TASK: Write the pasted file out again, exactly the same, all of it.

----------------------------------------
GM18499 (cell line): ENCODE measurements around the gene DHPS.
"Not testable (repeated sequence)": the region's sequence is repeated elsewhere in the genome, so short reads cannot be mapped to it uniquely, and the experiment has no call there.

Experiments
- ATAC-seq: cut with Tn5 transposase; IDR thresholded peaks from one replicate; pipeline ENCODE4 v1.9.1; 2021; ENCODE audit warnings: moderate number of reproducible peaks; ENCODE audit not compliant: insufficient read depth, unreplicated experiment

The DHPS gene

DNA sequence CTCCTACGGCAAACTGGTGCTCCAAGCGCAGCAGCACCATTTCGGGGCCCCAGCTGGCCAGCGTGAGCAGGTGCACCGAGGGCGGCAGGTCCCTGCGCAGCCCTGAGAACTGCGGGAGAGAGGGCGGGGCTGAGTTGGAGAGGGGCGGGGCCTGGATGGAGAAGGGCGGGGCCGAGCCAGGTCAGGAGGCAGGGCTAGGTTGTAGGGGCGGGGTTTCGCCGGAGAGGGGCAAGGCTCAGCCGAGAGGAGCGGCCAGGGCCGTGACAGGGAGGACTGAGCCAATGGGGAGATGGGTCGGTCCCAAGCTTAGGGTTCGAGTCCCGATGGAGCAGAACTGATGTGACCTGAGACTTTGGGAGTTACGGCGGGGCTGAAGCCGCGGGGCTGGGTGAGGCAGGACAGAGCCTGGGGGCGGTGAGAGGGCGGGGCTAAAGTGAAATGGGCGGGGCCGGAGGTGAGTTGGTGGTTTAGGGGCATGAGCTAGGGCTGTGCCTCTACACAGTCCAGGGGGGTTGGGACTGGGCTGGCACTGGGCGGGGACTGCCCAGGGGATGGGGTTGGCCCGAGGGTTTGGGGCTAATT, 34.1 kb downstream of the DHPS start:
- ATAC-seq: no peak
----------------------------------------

GM18499 (cell line): ENCODE measurements around the gene DHPS.
"Not testable (repeated sequence)": the region's sequence is repeated elsewhere in the genome, so short reads cannot be mapped to it uniquely, and the experiment has no call there.

Experiments
- ATAC-seq: cut with Tn5 transposase; IDR thresholded peaks from one replicate; pipeline ENCODE4 v1.9.1; 2021; ENCODE audit warnings: moderate number of reproducible peaks; ENCODE audit not compliant: insufficient read depth, unreplicated experiment

The DHPS gene

DNA sequence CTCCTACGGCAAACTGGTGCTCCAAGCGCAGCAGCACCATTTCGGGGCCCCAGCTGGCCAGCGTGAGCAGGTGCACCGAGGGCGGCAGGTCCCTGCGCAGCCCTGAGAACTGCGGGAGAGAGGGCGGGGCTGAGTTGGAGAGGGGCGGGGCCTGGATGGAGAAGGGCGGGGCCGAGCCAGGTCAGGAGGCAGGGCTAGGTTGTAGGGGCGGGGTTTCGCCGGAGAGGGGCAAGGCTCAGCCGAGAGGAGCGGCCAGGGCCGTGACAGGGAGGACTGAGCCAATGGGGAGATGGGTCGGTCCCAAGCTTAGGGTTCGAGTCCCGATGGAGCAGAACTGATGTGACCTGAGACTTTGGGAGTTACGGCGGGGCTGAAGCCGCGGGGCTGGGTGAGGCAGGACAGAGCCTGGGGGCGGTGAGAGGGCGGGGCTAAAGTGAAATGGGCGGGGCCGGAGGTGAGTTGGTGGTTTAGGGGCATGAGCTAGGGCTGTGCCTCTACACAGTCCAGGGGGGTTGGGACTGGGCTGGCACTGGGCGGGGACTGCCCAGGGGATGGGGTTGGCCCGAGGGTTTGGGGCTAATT, 34.1 kb downstream of the DHPS start:
- ATAC-seq: no peak